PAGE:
Chris Pattinson along with friends Jono Stevens, Will Evans, Jonny Madderson and Gen Steven, are the people behind the Black Cab Sessions – the hugely successful web series that’s now on Ch4. Josh Jones managed to catch some time with a slightly jetlagged Chris, who’s Director of Music for the Black Cab Sessions after they’d returned from a tour of the USA.
What are musicians initial reactions when they realise they’re playing in such a small place
I think now that we’re slightly more established, the bands tend to know what they’re signing up for. However, its always interesting figuring out setups and what will work best. Because of the limitations, it forces bands to think about how they want to perform and get creative with their setups. This leads to some really original versions of songs that you don’t get to hear on record.
So sonically you get some really interesting interpretations of songs, and visually it’s an extremely intimate viewing experience that really engages the viewer.
How do you get such massive names into the back of your taxi?
I think everyone who takes part see’s it as an interesting alternative to a lot of other things they get asked to do. For us, the sessions are all about putting the big with the small. The fact that Jack White took part is just a big an achievement for us as filming first performances from complete unknowns such as Lianne La Havas or Michael Kiwanuka. Whatever their status, they all have to deal with the same environment and be able to perform in the limited space. The ones who are able to do that make it onto the website and get seen by a whole heap of new fans, which makes it a very worthwhile thing for bands to do, whether established or up and coming.
Do you really hail them or do you lease your cab or are you part of that elite group of non-cabbies who own black cabs, like Stephen Fry?
We hail a cab just as anyone else would. The fact that we’re standing on the street with Feist or Rufus Wainwright makes it a bit more interesting but ultimately, we’re still passengers that will pay the usual fare…! Using different cab drivers is the ultimate promotional tool for us – these guys are great for word of mouth and the fact that we have them introduce the sessions makes for a lovely montage of characters.
Have you ever driven through town and just given someone a lift?
We can act as a cab service. When we filmed Brian Wilson, we picked him up from Abbey Road and took him back to his hotel. All he had to do on the way was give us a couple of songs. Useful for him as he got back to his hotel, and great for us as we had one of the most intimate concerts with a Beach Boy ever recorded.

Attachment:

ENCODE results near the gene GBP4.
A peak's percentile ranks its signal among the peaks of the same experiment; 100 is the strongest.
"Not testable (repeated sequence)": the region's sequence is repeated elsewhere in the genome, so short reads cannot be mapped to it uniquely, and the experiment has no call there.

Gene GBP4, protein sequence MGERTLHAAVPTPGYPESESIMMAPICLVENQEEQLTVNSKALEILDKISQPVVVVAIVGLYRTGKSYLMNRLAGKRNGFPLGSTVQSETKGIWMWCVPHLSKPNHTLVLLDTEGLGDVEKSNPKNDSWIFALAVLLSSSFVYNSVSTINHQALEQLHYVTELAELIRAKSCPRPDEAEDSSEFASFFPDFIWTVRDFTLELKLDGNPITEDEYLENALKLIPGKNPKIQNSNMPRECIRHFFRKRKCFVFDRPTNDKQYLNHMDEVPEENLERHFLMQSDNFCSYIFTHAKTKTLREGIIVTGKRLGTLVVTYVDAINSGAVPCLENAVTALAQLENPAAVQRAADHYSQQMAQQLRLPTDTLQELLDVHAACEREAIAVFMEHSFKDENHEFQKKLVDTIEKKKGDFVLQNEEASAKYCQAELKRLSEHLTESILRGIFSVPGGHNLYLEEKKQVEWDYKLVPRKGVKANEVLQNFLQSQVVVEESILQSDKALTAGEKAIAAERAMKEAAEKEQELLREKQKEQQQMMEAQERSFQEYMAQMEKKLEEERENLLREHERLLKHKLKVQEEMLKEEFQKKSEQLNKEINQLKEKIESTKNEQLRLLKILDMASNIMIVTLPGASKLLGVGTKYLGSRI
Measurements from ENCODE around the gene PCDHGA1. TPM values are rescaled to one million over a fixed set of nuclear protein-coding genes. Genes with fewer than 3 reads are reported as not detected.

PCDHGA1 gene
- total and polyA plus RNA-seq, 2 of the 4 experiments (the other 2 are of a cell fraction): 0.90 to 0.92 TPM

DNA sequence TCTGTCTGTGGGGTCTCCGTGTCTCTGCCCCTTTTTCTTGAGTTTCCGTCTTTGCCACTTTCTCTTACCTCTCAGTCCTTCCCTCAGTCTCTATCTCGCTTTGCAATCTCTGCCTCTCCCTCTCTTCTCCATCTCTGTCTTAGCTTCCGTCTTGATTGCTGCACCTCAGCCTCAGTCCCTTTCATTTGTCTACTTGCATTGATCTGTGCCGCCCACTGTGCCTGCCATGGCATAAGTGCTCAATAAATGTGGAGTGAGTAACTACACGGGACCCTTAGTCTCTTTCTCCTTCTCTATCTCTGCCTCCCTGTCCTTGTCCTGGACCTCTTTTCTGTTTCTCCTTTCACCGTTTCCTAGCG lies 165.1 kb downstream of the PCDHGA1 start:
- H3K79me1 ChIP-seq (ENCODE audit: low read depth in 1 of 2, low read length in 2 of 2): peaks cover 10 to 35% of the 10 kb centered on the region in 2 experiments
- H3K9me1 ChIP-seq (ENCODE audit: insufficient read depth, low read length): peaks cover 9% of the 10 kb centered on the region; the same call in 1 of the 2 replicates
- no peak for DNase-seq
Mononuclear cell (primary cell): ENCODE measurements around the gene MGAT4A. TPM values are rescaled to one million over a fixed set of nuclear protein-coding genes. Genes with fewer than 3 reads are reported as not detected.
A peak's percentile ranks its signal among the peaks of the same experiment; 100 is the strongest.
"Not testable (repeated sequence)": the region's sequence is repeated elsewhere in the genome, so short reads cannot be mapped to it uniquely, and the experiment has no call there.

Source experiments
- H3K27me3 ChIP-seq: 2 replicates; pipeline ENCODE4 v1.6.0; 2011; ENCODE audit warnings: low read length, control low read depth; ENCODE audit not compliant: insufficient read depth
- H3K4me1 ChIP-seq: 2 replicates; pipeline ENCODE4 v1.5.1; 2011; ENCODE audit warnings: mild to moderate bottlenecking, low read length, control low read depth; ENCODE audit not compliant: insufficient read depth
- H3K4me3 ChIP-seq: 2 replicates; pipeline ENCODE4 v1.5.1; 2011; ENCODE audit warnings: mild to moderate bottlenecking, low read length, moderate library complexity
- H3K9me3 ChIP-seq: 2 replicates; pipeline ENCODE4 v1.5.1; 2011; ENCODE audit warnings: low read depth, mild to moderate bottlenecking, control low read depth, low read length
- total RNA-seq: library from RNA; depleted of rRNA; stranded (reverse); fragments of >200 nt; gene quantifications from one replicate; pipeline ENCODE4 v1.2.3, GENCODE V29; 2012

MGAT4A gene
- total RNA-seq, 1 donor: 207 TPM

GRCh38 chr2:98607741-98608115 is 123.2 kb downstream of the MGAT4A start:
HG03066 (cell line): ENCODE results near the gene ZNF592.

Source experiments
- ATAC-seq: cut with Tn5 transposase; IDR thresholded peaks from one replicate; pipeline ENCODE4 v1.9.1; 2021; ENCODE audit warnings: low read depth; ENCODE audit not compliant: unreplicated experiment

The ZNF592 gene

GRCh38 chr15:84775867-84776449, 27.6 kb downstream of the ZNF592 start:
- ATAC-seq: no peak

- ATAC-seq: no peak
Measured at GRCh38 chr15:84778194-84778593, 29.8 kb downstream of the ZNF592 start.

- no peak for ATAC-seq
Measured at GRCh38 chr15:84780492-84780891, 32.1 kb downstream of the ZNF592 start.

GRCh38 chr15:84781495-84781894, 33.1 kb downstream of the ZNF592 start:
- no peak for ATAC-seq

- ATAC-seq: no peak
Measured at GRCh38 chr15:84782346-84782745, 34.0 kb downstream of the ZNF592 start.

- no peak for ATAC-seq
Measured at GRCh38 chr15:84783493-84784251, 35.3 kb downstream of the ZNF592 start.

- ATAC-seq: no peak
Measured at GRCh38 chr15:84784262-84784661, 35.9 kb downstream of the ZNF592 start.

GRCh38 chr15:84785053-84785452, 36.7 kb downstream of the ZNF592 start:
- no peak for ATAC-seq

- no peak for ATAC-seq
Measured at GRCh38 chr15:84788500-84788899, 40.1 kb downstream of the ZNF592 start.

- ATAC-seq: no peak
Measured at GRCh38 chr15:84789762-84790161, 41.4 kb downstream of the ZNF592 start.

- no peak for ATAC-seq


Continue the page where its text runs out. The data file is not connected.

Our Black Cab Sessions USA series features a lot more spontaneity in terms of who we pick up and film. We focus on an established artist from each town who in turn introduces us to who they think are the next upcoming act from that city. For example, in our Nashville episode, Jack White performs a song with Wanda Jackson in the cab and then tells us about a new guy coming out of East Nashville called Pujol. We film a session with Pujol and he shows us around the city and the spaces and faces that have helped him get his music out there. It’s a great way to discover the cities, using local knowledge of the bands that give the place its musical pulse.
How did the Americans take to the Black Cab?
We were amazed by the response of the US bands. We managed to get some pretty big names involved such as Jack White, The Roots, John Legend and Wanda Jackson. I think they enjoyed being part of a concept that many of their friends had done before them and they wanted to try their hand at it too. There were a few confused faces driving down places like Frenchman street in New Orleans or the outback of Georgia, but all in all everyone loved seeing this strange car whistle by with a band playing in the back of it!
What has been your favourite Black Cab session?
I have many. Each one is completely unique. I think Champagne Champagne took the whole concept to a new level and showed that we’re not just about guys with beards and guitars.
There are five of us at BCS and we all have very diverse music tastes, so it’s important that the sessions reflect all genres of music that we like. We have featured hip hop, folk, classical, electronic, spoken word etc so we’re trying to cover most things. We’re all about music discovery. Our aim is to showcase the best music we can from all parts of the world. I really want to take the cab to South America, China and Africa and be like a modern day Alan Lomax, discovering indigenous music from these places and giving them a platform to a wider audience. However, we will always continue to film in London and put the established bands on the same seat as the upcoming acts.
Photo: Tom Medwell